Nimo H. Farah’s story of arrival in the United States is typical of many other foreign-born Somalis living in Minnesota. Nimo, a multidisciplinary artist, first arrived in the U.S. in the mid-to-late 1990’s after the outbreak of Somalia’s civil war. Starting out in Virginia, Nimo and her family migrated westward to Minneapolis, Minnesota where they joined a growing Somali community, establishing themselves in the most unlikely of climates (Minnesota’s winters can best be described as miserably cold).
Yet at last estimates, Minnesota is home to the largest Somali population in North America and has established itself as a visible socioeconomic, cultural, and political presence. On a recent walking tour of the Cedar-Riverside neighborhood, a socio-economic hub for the community, Nimo described the neighborhood as a treasury of the Somali experience in Minneapolis. In particular, the colorful Cedar Towers residential buildings have been home to many new Somali immigrants over the decades.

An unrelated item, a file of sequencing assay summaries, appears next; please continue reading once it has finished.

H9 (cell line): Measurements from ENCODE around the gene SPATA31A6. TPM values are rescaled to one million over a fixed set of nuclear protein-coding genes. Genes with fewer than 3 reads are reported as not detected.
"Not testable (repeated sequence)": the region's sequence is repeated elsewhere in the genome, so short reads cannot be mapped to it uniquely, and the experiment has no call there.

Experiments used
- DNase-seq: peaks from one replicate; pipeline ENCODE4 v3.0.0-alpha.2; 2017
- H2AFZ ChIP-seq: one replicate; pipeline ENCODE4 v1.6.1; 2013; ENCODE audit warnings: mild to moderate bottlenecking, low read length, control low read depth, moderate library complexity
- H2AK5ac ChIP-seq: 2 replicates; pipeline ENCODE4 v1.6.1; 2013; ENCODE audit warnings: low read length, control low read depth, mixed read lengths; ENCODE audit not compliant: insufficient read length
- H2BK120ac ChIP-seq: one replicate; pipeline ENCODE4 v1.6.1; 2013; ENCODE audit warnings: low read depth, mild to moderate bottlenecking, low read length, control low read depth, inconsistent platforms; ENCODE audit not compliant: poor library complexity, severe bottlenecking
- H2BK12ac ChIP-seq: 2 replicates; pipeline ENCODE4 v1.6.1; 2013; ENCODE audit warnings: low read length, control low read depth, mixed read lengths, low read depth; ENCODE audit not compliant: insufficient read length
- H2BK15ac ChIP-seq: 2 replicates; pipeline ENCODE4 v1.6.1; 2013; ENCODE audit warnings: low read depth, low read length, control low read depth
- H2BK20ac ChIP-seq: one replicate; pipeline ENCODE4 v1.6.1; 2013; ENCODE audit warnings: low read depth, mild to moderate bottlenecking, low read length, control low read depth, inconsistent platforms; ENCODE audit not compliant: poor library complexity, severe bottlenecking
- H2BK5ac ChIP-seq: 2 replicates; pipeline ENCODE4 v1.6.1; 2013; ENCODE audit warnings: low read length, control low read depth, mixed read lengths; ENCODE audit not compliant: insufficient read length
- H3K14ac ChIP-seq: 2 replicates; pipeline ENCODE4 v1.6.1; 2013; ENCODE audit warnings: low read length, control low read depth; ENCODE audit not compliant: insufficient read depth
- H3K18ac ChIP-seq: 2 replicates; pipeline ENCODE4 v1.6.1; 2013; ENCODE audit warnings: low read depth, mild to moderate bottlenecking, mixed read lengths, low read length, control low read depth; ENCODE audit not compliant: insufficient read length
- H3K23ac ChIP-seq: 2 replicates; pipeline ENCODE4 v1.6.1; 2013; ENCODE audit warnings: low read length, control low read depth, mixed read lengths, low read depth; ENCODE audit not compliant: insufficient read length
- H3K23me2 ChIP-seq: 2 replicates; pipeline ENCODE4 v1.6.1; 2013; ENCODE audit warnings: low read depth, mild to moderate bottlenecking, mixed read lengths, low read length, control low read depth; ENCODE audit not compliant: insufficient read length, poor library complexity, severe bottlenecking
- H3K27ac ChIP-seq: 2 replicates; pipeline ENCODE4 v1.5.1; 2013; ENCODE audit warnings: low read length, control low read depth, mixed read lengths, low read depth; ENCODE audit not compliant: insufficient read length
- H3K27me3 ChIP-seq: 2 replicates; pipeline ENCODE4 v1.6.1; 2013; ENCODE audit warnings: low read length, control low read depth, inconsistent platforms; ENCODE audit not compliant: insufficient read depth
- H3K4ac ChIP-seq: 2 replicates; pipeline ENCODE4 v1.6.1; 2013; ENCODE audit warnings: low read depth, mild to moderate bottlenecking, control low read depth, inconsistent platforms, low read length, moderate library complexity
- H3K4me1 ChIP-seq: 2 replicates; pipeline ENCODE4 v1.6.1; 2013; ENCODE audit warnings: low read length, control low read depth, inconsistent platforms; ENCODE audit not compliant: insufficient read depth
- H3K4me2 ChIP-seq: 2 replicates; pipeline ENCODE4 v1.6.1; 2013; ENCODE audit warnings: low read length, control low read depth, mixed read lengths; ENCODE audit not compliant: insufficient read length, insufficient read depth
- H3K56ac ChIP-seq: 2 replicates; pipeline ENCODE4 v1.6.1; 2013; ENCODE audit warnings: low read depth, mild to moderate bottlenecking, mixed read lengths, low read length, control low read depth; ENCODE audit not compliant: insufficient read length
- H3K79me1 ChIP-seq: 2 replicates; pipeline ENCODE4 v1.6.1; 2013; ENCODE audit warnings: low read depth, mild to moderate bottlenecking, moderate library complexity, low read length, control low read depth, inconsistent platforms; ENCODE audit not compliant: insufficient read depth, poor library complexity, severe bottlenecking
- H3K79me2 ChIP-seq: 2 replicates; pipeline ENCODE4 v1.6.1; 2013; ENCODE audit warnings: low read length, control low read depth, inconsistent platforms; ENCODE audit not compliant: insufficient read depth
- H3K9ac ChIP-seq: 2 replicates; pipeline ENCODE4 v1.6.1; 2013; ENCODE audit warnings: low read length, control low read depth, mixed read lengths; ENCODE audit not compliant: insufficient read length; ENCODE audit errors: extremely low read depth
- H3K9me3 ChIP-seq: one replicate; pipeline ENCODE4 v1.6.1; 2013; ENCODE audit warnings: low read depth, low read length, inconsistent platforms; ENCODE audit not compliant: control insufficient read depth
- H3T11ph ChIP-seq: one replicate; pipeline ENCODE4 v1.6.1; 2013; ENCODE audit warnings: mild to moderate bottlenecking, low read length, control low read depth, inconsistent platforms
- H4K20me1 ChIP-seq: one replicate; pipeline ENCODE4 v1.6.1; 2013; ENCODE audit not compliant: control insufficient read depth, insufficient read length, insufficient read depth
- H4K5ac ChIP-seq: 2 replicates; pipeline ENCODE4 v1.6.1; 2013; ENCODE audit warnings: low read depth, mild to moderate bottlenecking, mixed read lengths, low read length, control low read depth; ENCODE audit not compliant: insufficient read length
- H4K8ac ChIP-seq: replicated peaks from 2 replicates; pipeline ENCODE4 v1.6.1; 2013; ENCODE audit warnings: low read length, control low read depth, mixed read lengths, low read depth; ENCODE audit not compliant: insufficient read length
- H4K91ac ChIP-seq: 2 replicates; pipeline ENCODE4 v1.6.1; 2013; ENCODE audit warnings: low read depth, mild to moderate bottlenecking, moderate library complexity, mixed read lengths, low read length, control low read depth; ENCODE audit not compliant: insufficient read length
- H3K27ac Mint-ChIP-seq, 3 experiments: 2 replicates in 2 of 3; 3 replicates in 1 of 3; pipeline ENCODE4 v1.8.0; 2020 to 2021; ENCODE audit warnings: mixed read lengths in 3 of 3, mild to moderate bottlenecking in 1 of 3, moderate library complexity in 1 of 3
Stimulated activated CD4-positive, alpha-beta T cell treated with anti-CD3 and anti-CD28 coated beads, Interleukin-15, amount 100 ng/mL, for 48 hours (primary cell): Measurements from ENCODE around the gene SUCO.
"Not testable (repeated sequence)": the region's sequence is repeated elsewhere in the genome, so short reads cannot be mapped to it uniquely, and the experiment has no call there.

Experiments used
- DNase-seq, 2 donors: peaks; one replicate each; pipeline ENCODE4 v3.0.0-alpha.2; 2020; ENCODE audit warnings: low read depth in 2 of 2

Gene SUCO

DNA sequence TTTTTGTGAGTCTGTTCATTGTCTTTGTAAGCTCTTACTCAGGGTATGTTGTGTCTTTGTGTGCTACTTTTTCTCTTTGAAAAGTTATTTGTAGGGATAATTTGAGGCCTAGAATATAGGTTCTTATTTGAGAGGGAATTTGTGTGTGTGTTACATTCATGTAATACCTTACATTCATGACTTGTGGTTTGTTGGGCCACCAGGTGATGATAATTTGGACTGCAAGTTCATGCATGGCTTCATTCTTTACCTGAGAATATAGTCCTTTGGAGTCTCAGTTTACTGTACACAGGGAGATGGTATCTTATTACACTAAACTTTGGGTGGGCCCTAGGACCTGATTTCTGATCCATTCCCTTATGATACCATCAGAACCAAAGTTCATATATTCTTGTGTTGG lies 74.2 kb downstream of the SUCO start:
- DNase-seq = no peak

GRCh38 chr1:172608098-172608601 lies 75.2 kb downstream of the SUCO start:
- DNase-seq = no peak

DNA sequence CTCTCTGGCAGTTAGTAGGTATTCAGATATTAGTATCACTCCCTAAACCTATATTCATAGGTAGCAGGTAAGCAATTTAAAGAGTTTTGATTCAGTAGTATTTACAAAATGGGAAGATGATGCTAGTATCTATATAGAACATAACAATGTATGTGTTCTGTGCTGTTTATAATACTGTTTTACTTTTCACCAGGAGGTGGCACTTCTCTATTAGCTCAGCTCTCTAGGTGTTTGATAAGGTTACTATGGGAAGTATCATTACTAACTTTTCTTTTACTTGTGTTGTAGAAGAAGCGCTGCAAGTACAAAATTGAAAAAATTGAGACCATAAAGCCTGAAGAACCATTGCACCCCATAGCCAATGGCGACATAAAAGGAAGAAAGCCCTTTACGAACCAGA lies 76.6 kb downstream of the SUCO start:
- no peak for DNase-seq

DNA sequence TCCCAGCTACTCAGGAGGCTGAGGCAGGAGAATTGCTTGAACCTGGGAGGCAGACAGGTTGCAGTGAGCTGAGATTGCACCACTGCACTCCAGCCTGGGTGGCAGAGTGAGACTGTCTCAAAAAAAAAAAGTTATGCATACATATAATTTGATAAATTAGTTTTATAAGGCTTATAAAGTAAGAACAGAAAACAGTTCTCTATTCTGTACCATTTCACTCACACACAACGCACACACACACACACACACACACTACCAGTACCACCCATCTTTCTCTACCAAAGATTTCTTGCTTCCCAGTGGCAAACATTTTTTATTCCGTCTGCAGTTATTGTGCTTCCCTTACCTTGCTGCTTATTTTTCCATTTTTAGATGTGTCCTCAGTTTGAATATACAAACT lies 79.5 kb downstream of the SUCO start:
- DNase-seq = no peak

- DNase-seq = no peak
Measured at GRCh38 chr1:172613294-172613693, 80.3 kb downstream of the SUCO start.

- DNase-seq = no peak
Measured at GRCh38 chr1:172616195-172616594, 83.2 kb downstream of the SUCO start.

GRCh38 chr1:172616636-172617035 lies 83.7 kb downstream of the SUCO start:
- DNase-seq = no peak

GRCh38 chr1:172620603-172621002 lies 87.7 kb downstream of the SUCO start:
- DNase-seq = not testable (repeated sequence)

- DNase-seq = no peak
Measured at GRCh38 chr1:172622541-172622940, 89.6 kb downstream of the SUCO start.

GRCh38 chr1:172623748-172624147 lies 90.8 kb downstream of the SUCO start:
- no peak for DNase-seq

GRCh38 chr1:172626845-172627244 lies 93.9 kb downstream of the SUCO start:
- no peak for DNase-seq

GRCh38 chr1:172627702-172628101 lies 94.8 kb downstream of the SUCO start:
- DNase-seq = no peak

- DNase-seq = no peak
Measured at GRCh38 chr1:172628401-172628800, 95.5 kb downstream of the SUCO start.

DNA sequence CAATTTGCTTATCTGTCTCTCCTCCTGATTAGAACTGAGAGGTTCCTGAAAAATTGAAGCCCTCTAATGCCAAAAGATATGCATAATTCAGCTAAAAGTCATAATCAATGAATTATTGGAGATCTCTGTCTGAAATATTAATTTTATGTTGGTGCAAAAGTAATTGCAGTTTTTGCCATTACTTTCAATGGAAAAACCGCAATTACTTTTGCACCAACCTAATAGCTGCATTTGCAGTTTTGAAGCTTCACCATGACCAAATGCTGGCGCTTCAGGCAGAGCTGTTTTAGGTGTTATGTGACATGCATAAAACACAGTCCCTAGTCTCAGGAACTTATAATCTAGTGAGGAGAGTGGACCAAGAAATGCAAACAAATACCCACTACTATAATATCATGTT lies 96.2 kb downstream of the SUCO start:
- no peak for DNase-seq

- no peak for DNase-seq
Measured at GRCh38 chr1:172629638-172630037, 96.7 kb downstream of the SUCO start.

“So many people have stayed there, so many weddings have happened in the community room of these buildings, and the elevators are an experience!” says Nimo laughing.
The Somali-American community in Minnesota has also made a political mark. Take for instance Ilhan Omar, current candidate for the Minnesota legislature who recently made history with her win in the Democratic Farmer Labor (DFL) party primary and is now poised to be the first Somali-American to hold that office nationally.
Meanwhile, in the western suburbs of the Twin Cities, a large number of African immigrants—primarily from Liberia—have also set roots in the state. And in the capital city, St. Paul, there is a strong showing of East African residents and businesses, many from Eritrea and Ethiopia. 2014 Census findings show that there are an estimated 82,000 foreign-born Africans living in Minnesota, not counting their American-born second and third generation children.
In 2015, local Economist and professor at Concordia University, Bruce Corrie, published a report on the economic impact of African immigrants on the Upper Midwestern state. His findings showed that the community had a collective income of nearly $2 billion dollars while “the market serving African products and services” was estimated at $281 million annually. Yet, as Corrie reported, “African immigrants in Minnesota…are largely invisible on the policy radar.”